The outdoor athletics season gets under way proper on Friday when the Qatar Sports Club hosts the first leg of the prestigious 14-meet Diamond League, with all eyes on this summer's Olympic Games in London.
Jamaican sprint star Usain Bolt will be absent, however, having preferred to make his season debut on home soil last weekend (with a world lead of 9.82sec over the 100m) and European bow in Ostrava, Czech Republic, later this month.
But a top-quality field has nevertheless been assembled for the kick-off of the global circuit that also sees events held in Shanghai, Rome, Eugene (USA), Oslo, New York, Paris, London and Monaco before the London Olympics.
The second part of the season recommences in Stockholm on August 17, and takes in Lausanne (Switzerland), Birmingham (England) and Zurich before climaxing in Brussels.
World 800m champion David Rudisha of Kenya was in no doubt about what the season had in store.
"This year is an Olympic year and that is my main focus, my priority," Rudisha said. "Doha is the first stepping stone towards that goal.
"To win the Olympics is important and that is what I'm so far missing."
Comments echoed by many of the athletes gathered in a sweltering Doha where day-time temperatures are currently topping 40 degrees Celsius (104F) and organisers are hoping to attract more people into the stadium than last year's distinctly average attendance for the early-evening event.
Star draws include not only Rudisha, who was deprived of an early season showdown with Ethiopian upstart Mohammed Aman (late withdrawal), but also former joint world record holders Asafa Powell and Justin Gatlin facing off in the men's 100m.
"We've competed against each other nine times and I've won six," said Gatlin, who bounced back from a four-year doping ban in remarkable style by claiming a second world indoor 60m title in Istanbul in March (after his previous gold in 2003).
"It feels good to be in strong competition again. I'm always a competitor at heart.
"It will be a great gauge for me going into the next phase of my season."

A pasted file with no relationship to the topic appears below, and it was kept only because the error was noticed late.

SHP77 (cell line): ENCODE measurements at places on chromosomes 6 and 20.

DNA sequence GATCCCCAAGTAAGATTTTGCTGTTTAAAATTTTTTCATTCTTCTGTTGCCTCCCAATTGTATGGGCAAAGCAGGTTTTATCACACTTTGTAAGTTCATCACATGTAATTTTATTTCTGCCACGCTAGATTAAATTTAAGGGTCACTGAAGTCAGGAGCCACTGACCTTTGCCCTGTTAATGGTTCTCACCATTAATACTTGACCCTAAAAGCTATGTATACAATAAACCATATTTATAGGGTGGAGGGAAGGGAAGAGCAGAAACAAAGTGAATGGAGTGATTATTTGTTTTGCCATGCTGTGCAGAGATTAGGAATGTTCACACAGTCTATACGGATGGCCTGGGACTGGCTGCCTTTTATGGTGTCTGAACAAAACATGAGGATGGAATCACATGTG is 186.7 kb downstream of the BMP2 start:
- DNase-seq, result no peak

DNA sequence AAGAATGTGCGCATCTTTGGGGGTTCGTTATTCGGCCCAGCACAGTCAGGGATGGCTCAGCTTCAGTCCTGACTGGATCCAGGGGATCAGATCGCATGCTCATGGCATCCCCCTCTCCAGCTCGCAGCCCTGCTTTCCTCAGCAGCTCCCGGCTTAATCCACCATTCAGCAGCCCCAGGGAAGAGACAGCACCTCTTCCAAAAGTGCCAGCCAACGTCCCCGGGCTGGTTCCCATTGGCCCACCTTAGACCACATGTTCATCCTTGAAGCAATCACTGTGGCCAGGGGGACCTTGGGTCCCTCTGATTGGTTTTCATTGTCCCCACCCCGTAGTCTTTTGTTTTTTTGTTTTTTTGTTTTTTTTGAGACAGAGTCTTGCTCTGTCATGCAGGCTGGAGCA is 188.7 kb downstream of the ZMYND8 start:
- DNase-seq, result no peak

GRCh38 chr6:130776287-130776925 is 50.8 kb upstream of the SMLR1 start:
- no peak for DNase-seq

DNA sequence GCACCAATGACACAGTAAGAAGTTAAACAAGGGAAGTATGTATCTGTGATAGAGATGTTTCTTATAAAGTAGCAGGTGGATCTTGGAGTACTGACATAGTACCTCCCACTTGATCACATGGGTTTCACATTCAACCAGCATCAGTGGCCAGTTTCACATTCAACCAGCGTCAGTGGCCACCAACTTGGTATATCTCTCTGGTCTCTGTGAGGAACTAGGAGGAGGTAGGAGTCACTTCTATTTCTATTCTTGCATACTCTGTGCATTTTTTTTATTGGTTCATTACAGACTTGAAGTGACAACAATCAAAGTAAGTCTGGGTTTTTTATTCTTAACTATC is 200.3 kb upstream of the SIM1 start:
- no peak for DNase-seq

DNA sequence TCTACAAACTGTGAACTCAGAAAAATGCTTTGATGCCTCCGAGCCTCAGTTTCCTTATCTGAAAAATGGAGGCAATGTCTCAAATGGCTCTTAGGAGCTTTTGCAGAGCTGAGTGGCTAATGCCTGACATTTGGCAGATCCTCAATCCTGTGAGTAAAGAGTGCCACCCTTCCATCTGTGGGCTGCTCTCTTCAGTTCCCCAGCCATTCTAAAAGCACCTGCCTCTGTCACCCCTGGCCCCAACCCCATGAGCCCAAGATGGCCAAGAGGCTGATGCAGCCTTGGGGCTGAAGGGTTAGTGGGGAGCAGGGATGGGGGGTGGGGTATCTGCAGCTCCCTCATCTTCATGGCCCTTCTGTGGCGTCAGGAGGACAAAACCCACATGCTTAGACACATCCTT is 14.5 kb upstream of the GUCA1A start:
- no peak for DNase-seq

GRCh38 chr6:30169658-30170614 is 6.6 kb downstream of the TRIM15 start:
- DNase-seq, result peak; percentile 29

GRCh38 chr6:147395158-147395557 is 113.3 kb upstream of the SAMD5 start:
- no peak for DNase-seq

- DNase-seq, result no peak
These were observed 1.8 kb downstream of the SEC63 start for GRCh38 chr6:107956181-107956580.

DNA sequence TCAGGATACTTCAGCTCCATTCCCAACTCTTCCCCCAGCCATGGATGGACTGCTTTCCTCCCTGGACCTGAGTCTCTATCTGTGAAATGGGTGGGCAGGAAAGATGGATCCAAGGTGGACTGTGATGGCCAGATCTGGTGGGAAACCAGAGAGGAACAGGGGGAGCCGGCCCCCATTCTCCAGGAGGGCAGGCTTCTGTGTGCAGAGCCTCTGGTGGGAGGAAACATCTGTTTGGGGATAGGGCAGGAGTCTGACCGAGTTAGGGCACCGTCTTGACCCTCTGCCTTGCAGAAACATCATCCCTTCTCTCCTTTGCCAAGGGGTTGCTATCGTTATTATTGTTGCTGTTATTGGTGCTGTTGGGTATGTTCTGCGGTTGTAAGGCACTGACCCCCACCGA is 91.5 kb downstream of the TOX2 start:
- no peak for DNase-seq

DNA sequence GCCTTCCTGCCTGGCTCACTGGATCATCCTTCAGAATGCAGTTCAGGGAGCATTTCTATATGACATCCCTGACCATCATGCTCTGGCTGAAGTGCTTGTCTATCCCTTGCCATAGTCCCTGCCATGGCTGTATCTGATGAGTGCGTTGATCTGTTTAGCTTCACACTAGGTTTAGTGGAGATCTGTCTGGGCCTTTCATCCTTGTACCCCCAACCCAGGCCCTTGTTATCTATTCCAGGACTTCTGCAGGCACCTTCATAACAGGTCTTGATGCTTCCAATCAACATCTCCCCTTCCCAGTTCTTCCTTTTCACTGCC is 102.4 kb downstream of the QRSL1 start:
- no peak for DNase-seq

Gatlin actually matched Powell's then-record 9.77sec over the 100m in Doha in 2006, the result later rescinded after the American failed a doping test, but he insisted he had only good memories of the Qatari capital.
"The night I broke the record was a magical night," the 30-year-old Brooklyn native said.
"I could see history being made on the track.
"Doha's a very special place for me and definitely an important part of my journey."
The US will be hoping for a sprint double with American Walter Dix, silver medallist in both the 100 and 200m at last year's world championships in Daegu, the strong favourite in the 200m.
Ethiopian running legend Kenenisa Bekele also runs in the 3000m, likely to be pushed all the way by a strong Kenyan contingent led by Augustine Choge and Edwin Soi, recently crowned world indoor silver and bronze medallists, Eliud Kipchoge.
The defending 5000m and 10,000m Olympic champion, and world record-holder in both events, Bekele has spent almost two years on the sidelines due to a string of injuries, making his comeback last September when he won the 10,000m in Brussels.
In his first ever outing in Doha, the Ethiopian has also opted to put himself under pressure by opting to race a 3000m -- an event he has not competed in since his triumph at the World Athletics Final in Thessaloniki in September 2009.
The women's 3000m will feature the reigning world champion in both the 5000m and 10,000m, Kenya's Vivian Cheruiyot.
Cheruiyot will be joined by team-mate Pamela Jelimo, the Olympic 800m champion and recently-crowned world indoor champion going for a morale-boosting victory in the two-lap event on the long road to London.